Enter the Room is a new augmented reality experience released by the International Red Cross and developed by digital innovation agency Nedd using Apple ARKit technology as an augmented reality experience of life as a child in a warzone.
There’s not much word mincing that can be done about Enter the Room but the experience isn’t designed that way. The ICRC have utilised new augmented reality technology to bring the horror of a modern conflict zone straight to your device and raise awareness of those who are currently living in such an awful situation. The idea itself is intriguing; using the latest advance in technological exploration to present the most awful of human tragedies. Whether it works in practice is another matter.
The simple fact is something like Enter the Room is almost impossible to write about (thanks Tom) (Editor’s note: Yeah sorry about that). A technological novelty it might be, but it’s not designed to be a tech demo. Nor can it really be judged as a simple artistic piece, its designed to make one feel obviously but that is certainly not its purpose, to make one spare a fleeting thought for others before continuing on with your day.
Enter the Room is a call to action, a demonstration of technology to push the viewer to support the ICRC and that adds a whole new dimension to any analysis. Despite this complication its possible perhaps to answer one question; does the Enter the Room Experience successfully push the viewer? From a personal perspective, I can say it does and just as importantly I would urge everyone else to try it for themselves.
As the ICRC’s director of communications and information management, Charlotte Lindsey-Curtet, puts it “While Pokemon Go and Snapchat have already introduced the world to augmented reality, this is the first time AR has been used to tell the story of the impact of urban conflict” giving organisations like the Red Cross the chance to “showcase the humanitarian situation in a new and deeply moving way.” And there’s no doubt that this definitely a first. While humanitarian organisations have been quick to utilise social media and modern technology an augmented experience of this nature has not, to the best of my knowledge, been done before.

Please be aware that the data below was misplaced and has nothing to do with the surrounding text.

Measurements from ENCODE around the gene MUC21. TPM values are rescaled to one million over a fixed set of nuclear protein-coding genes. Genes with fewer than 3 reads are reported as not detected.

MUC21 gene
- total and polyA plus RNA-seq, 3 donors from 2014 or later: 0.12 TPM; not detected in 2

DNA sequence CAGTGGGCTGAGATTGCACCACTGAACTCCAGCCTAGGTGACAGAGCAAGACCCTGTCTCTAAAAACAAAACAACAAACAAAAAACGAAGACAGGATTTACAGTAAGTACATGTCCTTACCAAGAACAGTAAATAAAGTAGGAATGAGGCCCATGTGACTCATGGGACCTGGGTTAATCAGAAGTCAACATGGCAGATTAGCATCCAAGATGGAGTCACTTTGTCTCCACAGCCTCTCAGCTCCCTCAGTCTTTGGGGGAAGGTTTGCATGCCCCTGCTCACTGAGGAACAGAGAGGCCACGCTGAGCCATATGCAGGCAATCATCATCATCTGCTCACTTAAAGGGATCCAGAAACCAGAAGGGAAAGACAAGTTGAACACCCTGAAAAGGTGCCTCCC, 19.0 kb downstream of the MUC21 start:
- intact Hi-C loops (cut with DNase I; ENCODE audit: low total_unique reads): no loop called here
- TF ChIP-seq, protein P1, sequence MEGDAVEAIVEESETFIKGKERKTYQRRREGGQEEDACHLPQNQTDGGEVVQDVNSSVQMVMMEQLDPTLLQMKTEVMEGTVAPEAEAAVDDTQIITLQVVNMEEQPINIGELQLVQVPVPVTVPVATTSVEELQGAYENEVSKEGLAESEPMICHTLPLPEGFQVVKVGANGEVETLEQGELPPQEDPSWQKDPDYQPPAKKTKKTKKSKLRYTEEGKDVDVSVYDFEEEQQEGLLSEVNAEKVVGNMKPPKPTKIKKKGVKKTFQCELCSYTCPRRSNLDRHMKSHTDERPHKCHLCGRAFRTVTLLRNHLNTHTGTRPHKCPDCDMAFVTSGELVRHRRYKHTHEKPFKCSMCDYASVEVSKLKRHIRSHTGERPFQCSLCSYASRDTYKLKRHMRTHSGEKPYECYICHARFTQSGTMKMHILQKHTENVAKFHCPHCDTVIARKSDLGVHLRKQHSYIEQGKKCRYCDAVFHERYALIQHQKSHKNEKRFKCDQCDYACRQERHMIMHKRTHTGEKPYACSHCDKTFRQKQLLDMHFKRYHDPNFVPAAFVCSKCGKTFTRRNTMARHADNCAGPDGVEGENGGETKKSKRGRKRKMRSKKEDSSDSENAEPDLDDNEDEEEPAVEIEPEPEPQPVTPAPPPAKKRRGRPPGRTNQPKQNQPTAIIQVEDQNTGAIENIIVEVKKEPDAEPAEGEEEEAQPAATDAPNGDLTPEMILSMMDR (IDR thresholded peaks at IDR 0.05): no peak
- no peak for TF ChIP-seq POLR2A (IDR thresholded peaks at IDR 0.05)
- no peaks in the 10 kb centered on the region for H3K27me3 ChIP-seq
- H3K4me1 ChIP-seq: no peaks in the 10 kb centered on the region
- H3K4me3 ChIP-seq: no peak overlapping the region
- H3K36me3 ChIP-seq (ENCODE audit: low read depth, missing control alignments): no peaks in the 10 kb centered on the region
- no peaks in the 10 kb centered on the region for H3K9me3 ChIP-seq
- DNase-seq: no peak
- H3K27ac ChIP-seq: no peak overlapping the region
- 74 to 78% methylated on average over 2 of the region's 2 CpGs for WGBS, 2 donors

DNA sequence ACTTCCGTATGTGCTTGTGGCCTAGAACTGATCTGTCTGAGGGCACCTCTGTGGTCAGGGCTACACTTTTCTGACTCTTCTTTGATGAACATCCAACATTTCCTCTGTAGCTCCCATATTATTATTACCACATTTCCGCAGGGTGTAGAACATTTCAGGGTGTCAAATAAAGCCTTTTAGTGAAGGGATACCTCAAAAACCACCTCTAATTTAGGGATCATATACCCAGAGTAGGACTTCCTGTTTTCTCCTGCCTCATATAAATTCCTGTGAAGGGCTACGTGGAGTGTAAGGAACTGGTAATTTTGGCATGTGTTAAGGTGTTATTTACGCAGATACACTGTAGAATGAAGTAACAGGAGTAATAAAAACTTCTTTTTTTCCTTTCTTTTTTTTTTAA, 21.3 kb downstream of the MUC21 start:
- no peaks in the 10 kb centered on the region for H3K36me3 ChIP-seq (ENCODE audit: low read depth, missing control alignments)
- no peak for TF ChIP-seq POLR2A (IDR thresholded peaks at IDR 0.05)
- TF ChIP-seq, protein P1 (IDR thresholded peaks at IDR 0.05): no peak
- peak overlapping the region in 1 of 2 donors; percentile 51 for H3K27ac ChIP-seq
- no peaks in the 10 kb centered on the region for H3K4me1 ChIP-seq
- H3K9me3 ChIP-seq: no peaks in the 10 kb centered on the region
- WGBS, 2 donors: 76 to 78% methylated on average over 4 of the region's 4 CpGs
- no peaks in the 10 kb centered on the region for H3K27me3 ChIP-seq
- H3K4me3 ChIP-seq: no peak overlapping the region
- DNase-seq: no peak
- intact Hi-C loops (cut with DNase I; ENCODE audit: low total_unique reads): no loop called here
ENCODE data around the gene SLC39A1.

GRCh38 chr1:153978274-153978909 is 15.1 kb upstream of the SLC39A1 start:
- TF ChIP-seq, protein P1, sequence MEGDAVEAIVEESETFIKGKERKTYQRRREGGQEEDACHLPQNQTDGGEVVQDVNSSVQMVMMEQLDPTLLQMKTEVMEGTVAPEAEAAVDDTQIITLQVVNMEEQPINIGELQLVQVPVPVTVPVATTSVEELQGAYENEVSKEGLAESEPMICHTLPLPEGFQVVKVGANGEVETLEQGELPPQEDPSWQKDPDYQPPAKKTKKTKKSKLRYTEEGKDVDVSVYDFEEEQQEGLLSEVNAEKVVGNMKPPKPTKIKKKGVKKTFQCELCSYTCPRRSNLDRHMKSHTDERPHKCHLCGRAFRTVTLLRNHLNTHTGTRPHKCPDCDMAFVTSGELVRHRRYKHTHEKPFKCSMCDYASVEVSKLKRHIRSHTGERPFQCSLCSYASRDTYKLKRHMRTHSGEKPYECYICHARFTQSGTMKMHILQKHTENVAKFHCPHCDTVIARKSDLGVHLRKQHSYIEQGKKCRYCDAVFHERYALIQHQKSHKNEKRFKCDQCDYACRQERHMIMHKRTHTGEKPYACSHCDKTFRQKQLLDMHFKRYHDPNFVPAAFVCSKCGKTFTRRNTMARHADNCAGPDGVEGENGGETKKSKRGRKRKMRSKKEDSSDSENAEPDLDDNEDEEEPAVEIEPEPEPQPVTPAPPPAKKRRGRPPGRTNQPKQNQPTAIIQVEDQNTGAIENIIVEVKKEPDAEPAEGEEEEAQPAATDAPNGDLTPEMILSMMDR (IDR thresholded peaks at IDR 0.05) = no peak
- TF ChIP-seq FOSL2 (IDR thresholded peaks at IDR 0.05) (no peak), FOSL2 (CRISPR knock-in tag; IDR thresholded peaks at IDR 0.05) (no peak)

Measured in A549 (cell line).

The experience, although quite big in terms of download, goes by surprisingly quickly, but the impact of it will stay with you for much longer. Enter the Room puts the user directly into a generic children’s bedroom for a brief set of episodes set over four years. (Side note: the small size of the setting means it’s not something you can do on the move, you’ll need to find yourself a well-lit, sizeable room to fully embrace the experience.) In the room, the player can move around an explore its contents while from a nearby window the sounds of the outside world can be heard. It’s a very intimate and minimalist setting but carries an incredibly powerful message. This is a war from a child’s eyes.
There’s no grand political explanation of the conflict’s causes and status, only the damage and suffering. The conflict itself is merely sound coming through a window, gunshots and screams at the beginning, gradually turning into room rocking explosions and heavy gunfire at the end. Meanwhile the notable developments are in the room itself, as it gradually degrades and objects in it are added, removed or changed in frankly heart-breaking ways.
What is so unnerving about Enter the Room is the fact that it takes place in an utterly unremarkable setting. It could be any child’s room, in any part of the world, tearing away the potential veneer of comfort even the most apathetic might have in thinking “well war isn’t happening near me.”
There are many who believe that our society has become heartless thanks to constant exposure to advertisements for charities showing children suffering, and there are those who believe that any move to help charities and those in need is just “virtue signaling” and that their apathy makes them a better person. Enter the Room has a response to both these groups and everyone in between. A marvel of modern technology, allowing you to intimately explore and experience the world of a terrified child, suffering in a conflict that they have no stake in and makes no consideration for them is enough.
Enough for me to return to the answer I made at the beginning: the moment the experience ended, I immediately subscribed to the ICRC’s mailing letter. (This is helped, at least in part, by a very effective call to action screen that ends the experience). I would strongly recommend anyone who reads this to download Enter the Room and experience it for themselves.
The full experience can be found here: http://info.icrc.org/enter-the-room